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Discussion Starter #10
Pulled the Barometric compensator...the spring is broken at the bottom. no clue where it's at. Hopefully removed when the screw was removed. Hoping I will find it in the box of assorted parts. For now the paperclip and rubber band trick will be "semi permanent" until the pump can be removed for repair during a HG replacement which I am sure is coming.
 

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Discussion Starter #11
Is this Baro good or blown? I get conflicting info from reading how to measure it...or I'm just reading the verbiage wrong...the element is about 27mm and overall about 44mm base plate to tip.
 

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Discussion Starter #12
Car ran much better with new boots but still struggling to reach higher rpms...fuel pressure light is on...found the in tank boost pump very, very poorly grounded...used a ground jumper to the neg battery post and suddenly the pump is humming away, fuel gauge now works, engine idles way smoother and revs better....but the fuel pressure light is still on...found the fuel supply line at the tank seeping fuel (looks original)...at this point I decide to pull the tank and strip the entire trunk to treat some surface rust, rotted wheel well, Ospho treatment and Rustoleum the whole thing.

At least the tank looked brand new thru the filler neck. I haven't pulled the sender/pump yet. Probably won't be ready to try starting the car again until later this week.
 

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My problem with silicone is their propensity to tear. Silicone has many positives, such as chemical and temperature tolerance. However, all it takes as a small snag on a nipple edge, and you can quickly have a 2” tear and high pressure fuel in places you don’t want it.

I’m not an “only original” zipper-head. I do, however, prefer well-engineered solutions. Alfa was pretty good at achieving both performance and reliability. In the case of the mass-produced 105/115 cars, good, OE parts are actually the quickest and least expensive route.
 

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Discussion Starter #14
They were sold as "silicone turbo intake boots" and the material certainly feels it. But they are also highly reinforced. I suspect that it will last a long time. OE boots cost about the same but this got me up and running faster.
 

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There is no fuel in the air intake couplers (boots as Odie is calling them). I'm not sure where the comment comes from. I cannot imagine how these intake couplers can tear. They are probably 3x as strong as the rubber ones. And as mentioned, they can probably hold up the intake box by themselves. Now the engine rocking back and forth might make the box wiggle off, so I wouldn't recommend it.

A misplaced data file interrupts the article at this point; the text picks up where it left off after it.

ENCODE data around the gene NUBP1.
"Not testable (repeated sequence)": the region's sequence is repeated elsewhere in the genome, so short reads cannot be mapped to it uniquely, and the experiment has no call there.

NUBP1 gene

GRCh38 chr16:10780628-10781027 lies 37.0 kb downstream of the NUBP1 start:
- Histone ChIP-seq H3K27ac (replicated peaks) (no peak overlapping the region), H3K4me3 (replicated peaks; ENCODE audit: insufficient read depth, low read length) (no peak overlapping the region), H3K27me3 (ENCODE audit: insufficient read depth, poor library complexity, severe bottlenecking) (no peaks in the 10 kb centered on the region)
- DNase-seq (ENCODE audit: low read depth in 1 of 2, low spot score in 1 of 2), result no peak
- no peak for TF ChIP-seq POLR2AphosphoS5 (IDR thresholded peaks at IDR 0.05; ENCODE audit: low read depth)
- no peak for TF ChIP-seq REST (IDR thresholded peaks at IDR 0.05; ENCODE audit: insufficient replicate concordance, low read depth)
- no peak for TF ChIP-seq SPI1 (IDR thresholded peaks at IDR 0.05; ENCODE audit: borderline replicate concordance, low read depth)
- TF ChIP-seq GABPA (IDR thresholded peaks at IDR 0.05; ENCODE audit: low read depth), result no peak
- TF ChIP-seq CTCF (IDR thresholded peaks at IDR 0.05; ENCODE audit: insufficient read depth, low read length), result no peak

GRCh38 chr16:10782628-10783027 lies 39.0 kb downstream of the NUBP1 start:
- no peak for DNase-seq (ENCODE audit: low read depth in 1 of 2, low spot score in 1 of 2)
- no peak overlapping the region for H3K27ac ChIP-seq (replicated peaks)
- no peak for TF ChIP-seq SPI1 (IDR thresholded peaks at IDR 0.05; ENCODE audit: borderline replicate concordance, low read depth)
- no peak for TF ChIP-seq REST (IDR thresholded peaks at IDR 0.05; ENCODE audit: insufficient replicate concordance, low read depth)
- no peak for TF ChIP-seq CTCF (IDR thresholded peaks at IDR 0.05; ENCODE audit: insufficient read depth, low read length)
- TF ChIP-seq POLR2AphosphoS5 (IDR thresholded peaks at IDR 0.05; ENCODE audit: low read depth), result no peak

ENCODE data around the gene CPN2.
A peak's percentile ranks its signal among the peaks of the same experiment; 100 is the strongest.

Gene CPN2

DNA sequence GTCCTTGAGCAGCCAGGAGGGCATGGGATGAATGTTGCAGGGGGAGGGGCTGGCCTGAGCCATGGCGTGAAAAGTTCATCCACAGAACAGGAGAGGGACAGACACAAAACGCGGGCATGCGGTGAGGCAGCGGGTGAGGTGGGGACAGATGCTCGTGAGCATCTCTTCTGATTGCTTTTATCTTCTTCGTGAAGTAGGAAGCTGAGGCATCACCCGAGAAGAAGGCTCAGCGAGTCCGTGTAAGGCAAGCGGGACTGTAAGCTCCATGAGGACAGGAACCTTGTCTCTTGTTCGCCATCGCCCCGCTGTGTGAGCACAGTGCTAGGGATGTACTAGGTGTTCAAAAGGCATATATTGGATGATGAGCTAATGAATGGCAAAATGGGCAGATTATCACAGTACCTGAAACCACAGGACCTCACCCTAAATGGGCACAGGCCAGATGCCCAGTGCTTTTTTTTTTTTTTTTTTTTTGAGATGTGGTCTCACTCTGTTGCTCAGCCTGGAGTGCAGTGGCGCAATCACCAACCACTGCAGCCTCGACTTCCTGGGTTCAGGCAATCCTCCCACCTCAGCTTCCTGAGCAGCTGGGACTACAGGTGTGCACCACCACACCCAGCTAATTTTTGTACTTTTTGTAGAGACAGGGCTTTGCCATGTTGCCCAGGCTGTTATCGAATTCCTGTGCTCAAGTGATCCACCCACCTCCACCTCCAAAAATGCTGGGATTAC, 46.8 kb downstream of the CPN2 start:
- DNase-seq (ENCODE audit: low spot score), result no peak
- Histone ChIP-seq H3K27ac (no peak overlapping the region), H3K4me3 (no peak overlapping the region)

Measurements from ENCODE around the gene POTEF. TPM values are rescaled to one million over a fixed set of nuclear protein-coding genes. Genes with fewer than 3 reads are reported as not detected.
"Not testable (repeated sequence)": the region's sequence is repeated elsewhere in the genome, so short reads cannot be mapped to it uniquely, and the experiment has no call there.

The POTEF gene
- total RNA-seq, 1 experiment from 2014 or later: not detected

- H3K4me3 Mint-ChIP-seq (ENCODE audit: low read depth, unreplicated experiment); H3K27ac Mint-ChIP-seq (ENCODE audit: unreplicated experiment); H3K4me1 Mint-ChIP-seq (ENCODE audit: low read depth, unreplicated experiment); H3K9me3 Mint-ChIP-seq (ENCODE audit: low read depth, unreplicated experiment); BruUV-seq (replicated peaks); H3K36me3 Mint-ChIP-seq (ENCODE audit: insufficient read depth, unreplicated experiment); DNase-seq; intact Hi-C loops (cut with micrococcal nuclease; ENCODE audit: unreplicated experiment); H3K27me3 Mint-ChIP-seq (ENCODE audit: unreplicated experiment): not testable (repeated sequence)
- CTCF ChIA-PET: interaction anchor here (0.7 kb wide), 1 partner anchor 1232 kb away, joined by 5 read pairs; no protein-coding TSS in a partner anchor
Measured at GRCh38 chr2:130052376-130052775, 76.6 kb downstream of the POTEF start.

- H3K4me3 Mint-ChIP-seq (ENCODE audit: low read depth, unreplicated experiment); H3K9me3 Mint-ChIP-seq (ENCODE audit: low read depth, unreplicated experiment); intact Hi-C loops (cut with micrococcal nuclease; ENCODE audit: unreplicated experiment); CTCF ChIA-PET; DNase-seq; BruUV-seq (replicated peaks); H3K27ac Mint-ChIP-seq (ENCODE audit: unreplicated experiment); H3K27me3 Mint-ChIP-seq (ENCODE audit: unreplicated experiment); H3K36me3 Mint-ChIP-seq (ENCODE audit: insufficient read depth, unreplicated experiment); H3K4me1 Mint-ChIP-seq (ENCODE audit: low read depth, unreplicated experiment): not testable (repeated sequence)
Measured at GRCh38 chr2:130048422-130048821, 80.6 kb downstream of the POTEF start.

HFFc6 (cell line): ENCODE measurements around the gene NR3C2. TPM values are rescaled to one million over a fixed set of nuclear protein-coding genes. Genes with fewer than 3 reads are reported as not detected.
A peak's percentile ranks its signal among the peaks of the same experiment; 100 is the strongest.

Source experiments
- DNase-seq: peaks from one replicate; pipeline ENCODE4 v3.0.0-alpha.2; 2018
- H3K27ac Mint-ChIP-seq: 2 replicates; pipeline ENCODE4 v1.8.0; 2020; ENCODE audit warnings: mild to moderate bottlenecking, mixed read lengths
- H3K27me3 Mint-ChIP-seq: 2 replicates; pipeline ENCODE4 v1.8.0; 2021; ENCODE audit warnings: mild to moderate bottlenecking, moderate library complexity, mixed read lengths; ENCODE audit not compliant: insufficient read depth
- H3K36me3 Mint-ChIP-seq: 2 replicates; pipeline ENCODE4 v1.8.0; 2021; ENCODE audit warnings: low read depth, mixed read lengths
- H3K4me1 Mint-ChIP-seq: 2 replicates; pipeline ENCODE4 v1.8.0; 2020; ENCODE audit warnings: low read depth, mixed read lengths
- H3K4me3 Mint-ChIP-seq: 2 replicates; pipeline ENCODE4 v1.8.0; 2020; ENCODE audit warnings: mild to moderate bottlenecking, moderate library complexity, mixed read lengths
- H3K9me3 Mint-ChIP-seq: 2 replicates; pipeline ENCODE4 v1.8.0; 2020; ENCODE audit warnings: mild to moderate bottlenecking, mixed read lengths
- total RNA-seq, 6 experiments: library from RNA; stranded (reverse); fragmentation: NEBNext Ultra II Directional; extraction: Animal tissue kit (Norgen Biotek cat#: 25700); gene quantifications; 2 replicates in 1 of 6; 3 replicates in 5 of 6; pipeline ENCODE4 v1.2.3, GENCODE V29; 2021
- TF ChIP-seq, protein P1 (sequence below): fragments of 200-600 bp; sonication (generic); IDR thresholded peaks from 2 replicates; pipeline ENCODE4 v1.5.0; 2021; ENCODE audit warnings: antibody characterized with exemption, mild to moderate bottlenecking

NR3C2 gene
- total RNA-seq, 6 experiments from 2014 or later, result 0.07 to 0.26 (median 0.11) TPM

I hope no one interpreted my comments about people who prefer original equipment as negative in any way. I don't think that at all. I do think that in some cases it is not warranted. As a way to explain that, I sometimes think what would the engineer who designed something say if you went back in time with a new material and showed it to them. In this case I really think they would revel at how good it was and say, "Mama Mia, yes! Please use it."
 

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My comment on tearing is related to simple, non-reinforced silicone. There used to be hose kits sold for Alfas using plain silicone to replace various preformed hoses, usually on S3/S4 cars. These could last years, or tear within minutes of installation. They could be had in a variety of flashy colors. The red went best with an engine fire.
 

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Discussion Starter #17
Does the barometric sensor pics I posted look ok? I have a spare parts SPICA pump with another baro...but it's an earlier year with the adjustable top.
 

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How much altitude change do you anticipate? In Texas?

I think that even if the baro compensator has a leak and won't change, you can adjust out the problem for your altitude, and the only issues might appear when you drive the car up to Taos.
 

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Does the barometric sensor pics I posted look ok? I have a spare parts SPICA pump with another baro...but it's an earlier year with the adjustable top.
Looks Ok. I've not seen a document stating what the length should be. From the 1969 manual....I've seen the following...
baro_comp_2.PNG
 

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Discussion Starter #20
I recall seeing something written in a John Stewart article to the effect that around 27mm was good and 40mm was a blown bellows and the compensator will be fully extended. He talks about the bellows section being 27mm but the "emergency fix" indicates a proper length of 27mm from base plate to end tip, which would include the bellows, tip and the rod. No reference picture of a failed unit was found. I'm inclined to think mine is fine since the typical failure symptom given is engine fails to run at all.